Skip to content
Extension for declaring MonoBehaviours with Nanoject.
C#
Branch: master
Clone or download
Fetching latest commit…
Cannot retrieve the latest commit at this time.
Permalink
Type Name Latest commit message Commit time
Failed to load latest commit information.
Runtime
Tests
.editorconfig
.gitignore
CHANGELOG.md
CHANGELOG.md.meta
LICENSE.md
LICENSE.md.meta
README.md
README.md.meta
Runtime.meta
Tests.meta
package.json
package.json.meta

README.md

Nanoject - MonoBehaviours

What it is

Nanoject MonoBehaviours is an extension for the Nanoject dependency injection solution. It provides extension methods for declaring and injecting MonoBehaviours from the currently open scene in Nanoject's DependencyContext. Since this is not needed in every project it is not part of Nanoject itself.

Installation

In order to install this package to your Unity project, open Packages\manifest.json and add the following dependencies:

"dependencies" : {
    "com.ancientlightstudios.nanoject": "https://github.com/derkork/nanoject-unity.git#2.0.0",
    "com.ancientlightstudios.nanoject-monobehaviours": "https://github.com/derkork/nanoject-unity-monobehaviours.git#1.0.0"
}

Unity currently does not support transitive dependency management for Git, so you will have to enter both URLs.

Basic Usage

Use the DeclareMonoBehavioursFromScene extension method on DependencyContext to scan the current scene for suitable MonoBehaviours and declare them:

// new context
var context = new DependencyContext();

// declare the objects that you want to fetch from the scene
context.DeclareMonoBehaviourFromScene<MyMonoBehaviour>();
context.DeclareMonoBehaviourFromScene<MyOtherMonoBehaviour>();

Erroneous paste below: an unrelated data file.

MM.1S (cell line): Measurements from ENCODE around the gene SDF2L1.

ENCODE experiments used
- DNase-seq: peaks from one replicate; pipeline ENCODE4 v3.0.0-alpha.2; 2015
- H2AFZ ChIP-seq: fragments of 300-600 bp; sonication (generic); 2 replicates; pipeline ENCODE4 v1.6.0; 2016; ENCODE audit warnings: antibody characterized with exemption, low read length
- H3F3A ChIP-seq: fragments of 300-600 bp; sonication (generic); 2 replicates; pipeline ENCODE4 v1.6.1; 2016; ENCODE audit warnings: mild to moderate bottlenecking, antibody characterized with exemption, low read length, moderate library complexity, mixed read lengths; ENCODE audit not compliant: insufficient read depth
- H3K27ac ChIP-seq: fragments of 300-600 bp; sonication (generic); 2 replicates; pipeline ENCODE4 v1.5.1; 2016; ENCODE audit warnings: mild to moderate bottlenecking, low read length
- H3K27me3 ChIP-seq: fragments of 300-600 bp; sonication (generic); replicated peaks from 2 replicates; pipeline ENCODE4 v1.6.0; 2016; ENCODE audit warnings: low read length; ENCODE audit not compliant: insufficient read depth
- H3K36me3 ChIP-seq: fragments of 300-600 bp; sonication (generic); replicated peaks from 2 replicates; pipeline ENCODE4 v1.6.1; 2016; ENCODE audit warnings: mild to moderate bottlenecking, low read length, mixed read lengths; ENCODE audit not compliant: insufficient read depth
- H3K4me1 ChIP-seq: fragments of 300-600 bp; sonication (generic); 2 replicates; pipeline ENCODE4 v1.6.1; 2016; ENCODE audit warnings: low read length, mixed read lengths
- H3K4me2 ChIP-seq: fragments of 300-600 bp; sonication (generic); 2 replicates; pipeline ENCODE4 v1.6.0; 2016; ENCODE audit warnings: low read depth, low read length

// declare the objects that need references from the scene
context.Declare<MyService>();

context.Resolve();

How can I ...

Fetch a specific object from the scene if I have multiple of them?

In case you use Unity's GUI system you might want to fetch references to buttons, etc. You can do this by using a qualifier. The qualifier must be the object's name in the scene hierarchy. For example if you have two buttons nextButton and previousButton in your scene hierarchy and want to inject them into a service that should handle the clicks, you can do it like this:

// declare all buttons from the scene using their name as qualifier.
context.DeclareMonoBehavioursFromSceneQualified<Button>();


// then in your service just reference them:
public class UIService {
    public UIService(
        [Qualifier("nextButton")] Button nextButton,
        [Qualifier("previousButton")] Button previousButton) {
        // use the buttons somehow.
    }
}

Inject dependencies into my MonoBehaviours?

MonoBehaviours are managed by Unity, so constructor injection does not work for them. In order to have dependencies injected into your MonoBehaviours you can add a method that is annotated with the LateInit attribute:

public class MyBehaviour : MonoBehaviour {
    private MyService _myService;

    [LateInit]
    // the function must take all dependencies as arguments
    public void SetUp(MyService myService)
    {
        _myService = myService;
    } 
}

This method will be called when the context is resolved. You can also use qualifiers. For example if you want to reference the nextButton and previousButton from the previous example, you could do it like this:

public class MyUIBehaviour : MonoBehaviour {
    private Button _nextButton;
    private Button _previousButton;

    [LateInit]
    public void SetUp(
            [Qualifier("nextButton")] Button nextButton,
            [Qualifier("previousButton")] Button previousButton)
    {
        _nextButton = nextButton;
        _previousButton = previousButton;
    } 
}

Note however, that usually it is easier to wire up MonoBehaviours directly in the scene. The approach shown above is useful if you instantiate your behaviours dynamically from prefabs and cannot wire them up in the scene beforehand.

You can’t perform that action at this time.